I think you should think bigger. I have my main garden about 25 by 100 ft. which is only 2,500 sq. ft. There is only two of us, and I do not grow either potatoes or sweet corn, two of the biggest space hogs.
I like it relatively long and narrow for three reasons. One, it makes for less turning when you are plowing it the long way with bigger equipment. Two, you can run your populations crosswise the whole width of the narrow dimension in a solid block, and it makes it easier to rotate crops to different places from year to year. and three, it makes watering easier, my reciprocating sprinklers just cover the narrow dimension, and I can move them up and down the long dimension as needed.
I have 30 running ft. of onions, 20 of strawberries, 20 of the cole crops such as cabbage, broccoli, etc, 12 of the root crops, which does not include potatoes. You can see the ground is used up fast. For your situation I would say 4 to 5 thousand sq. ft. would be advantageous.
For edging, what I do is not have a standing wood edging, but one that is buried. That is to keep the grass roots from creeping in. A 2 X 6 or 8 buried so its top is flush with the top of the ground will keep most creeping grass out and give you a clean edge to mow on. A standing edge will let the roots grow under. You will want to use treated, and seal the overlaps, corners, cracks and knot holes well with silicone seal. The grass roots will find their way into any opening. Adding a few inches of topsoil and compost really should not require sideboards.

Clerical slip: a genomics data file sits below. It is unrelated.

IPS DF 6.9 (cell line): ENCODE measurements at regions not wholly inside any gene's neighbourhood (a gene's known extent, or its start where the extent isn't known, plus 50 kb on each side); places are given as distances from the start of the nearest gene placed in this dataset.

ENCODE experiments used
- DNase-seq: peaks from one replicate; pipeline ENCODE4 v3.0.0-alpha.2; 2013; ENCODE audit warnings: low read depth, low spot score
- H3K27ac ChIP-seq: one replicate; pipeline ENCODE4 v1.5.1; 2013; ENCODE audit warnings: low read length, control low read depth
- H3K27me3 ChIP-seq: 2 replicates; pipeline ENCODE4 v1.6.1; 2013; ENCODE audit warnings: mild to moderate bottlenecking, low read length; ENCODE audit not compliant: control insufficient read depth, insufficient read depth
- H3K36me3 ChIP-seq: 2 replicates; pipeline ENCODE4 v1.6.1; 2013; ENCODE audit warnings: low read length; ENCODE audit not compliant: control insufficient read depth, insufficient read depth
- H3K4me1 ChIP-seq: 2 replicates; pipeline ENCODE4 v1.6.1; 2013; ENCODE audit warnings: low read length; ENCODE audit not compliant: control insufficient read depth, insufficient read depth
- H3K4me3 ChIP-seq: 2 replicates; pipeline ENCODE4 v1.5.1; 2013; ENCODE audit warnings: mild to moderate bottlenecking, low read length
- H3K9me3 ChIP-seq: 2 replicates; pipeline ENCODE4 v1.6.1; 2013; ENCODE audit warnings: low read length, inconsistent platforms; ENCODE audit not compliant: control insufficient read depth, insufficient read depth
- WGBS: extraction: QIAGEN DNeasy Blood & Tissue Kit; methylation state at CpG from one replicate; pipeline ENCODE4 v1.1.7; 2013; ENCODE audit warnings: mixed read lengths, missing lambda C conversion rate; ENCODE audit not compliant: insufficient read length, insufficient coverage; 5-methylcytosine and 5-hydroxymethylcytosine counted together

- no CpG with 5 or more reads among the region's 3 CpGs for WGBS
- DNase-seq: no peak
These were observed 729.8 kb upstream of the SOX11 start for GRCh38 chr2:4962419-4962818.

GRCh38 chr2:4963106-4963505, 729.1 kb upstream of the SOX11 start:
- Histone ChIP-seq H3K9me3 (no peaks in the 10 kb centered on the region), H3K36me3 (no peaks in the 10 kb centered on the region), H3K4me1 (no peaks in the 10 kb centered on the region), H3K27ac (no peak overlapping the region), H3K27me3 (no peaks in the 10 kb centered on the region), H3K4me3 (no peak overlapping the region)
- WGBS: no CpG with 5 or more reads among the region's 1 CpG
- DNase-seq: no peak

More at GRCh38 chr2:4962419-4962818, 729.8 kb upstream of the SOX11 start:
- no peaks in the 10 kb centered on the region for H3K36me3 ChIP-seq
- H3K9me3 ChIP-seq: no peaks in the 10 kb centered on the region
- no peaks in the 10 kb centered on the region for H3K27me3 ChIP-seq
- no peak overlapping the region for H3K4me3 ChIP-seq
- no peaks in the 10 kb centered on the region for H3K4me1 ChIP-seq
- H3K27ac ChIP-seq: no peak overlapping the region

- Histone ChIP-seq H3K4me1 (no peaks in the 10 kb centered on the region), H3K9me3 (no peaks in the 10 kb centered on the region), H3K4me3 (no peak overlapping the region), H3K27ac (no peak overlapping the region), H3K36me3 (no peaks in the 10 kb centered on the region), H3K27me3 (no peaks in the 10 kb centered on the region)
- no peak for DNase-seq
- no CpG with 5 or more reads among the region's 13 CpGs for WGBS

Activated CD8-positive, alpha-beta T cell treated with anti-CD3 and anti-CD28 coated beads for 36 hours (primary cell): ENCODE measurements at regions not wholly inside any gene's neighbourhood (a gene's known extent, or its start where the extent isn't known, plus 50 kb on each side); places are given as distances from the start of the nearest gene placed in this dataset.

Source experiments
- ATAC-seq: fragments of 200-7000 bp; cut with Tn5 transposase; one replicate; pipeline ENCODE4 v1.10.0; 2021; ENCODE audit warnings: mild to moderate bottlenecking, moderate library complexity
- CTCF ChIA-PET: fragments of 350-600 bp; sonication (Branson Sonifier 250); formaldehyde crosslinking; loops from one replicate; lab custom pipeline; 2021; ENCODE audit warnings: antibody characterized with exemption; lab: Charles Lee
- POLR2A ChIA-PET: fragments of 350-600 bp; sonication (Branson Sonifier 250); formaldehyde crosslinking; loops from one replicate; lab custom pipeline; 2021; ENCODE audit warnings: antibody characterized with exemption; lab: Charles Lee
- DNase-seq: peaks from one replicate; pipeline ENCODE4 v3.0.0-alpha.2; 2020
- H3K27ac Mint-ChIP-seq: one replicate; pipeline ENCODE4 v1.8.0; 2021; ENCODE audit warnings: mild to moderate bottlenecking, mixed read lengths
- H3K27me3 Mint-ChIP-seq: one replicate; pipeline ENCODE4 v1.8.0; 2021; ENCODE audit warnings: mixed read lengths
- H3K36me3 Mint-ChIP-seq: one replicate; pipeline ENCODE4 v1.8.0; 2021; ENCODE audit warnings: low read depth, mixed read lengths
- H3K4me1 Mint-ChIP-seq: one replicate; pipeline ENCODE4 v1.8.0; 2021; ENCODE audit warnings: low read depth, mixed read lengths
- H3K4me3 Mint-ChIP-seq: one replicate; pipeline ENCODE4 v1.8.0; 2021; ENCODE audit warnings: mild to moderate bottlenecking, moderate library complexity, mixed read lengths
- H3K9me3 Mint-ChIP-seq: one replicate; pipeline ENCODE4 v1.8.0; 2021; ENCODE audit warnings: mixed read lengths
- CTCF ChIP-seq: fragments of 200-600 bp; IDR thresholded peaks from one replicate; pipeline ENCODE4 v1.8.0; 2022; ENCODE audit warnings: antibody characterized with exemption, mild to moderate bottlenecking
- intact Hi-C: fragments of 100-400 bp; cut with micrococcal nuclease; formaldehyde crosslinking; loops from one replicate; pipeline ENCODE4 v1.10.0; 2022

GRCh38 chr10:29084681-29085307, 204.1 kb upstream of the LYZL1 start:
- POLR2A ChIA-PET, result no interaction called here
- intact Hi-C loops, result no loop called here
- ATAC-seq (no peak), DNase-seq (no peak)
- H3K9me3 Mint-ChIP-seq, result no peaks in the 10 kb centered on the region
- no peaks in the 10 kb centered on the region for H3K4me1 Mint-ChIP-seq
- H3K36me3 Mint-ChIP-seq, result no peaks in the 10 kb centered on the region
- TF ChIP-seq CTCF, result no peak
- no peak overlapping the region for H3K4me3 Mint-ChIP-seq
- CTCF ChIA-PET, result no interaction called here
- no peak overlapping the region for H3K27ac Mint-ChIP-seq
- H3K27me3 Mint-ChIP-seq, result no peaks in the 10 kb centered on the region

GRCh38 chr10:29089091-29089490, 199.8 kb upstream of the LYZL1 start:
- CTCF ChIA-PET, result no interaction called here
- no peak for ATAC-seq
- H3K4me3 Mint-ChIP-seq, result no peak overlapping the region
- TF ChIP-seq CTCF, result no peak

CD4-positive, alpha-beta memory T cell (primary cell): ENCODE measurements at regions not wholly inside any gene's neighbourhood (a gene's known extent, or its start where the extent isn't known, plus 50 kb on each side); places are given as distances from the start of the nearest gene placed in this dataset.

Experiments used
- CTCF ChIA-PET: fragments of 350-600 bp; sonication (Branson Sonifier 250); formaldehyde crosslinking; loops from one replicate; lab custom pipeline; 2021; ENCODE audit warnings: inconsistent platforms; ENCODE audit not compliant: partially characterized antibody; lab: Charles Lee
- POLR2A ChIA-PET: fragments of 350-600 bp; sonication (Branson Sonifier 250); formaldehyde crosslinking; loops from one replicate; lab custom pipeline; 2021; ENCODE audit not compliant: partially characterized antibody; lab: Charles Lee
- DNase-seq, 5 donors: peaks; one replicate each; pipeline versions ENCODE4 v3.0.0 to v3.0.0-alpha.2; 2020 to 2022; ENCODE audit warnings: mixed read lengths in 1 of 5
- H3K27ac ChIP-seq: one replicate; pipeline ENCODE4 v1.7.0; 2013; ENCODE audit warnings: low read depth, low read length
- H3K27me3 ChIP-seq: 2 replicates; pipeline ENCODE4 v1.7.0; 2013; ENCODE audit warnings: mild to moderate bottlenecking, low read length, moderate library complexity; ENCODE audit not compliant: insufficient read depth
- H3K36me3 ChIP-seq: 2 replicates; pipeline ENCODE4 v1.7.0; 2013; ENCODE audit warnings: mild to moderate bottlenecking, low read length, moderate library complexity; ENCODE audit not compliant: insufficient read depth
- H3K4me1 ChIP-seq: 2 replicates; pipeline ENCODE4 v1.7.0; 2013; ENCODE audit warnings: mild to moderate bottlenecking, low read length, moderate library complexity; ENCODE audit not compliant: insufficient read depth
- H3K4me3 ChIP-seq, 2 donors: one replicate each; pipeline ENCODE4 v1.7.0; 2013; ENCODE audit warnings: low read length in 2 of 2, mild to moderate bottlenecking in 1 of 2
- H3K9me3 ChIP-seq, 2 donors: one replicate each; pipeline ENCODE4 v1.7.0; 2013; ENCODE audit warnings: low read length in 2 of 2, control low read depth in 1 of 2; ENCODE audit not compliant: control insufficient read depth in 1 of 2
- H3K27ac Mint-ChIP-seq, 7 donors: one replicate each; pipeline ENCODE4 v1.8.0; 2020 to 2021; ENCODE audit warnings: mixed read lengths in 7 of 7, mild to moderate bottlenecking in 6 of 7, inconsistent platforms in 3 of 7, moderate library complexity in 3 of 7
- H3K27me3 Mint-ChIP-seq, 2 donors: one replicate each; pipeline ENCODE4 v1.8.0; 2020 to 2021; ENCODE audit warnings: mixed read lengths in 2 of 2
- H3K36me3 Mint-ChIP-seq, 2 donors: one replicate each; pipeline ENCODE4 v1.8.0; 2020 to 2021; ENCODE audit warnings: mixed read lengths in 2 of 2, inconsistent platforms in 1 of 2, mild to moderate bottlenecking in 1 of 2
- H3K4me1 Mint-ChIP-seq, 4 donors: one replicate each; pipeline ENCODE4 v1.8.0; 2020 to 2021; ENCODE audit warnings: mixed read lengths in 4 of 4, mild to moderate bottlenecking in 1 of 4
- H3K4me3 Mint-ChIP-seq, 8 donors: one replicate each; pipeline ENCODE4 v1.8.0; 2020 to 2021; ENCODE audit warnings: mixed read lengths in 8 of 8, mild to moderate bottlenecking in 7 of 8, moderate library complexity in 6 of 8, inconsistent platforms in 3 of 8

You will want to plan for the placement of your perennial crops such as strawberries, asparagus, rhubarb, and any perennial herbs so they do not interfere with your tillage.
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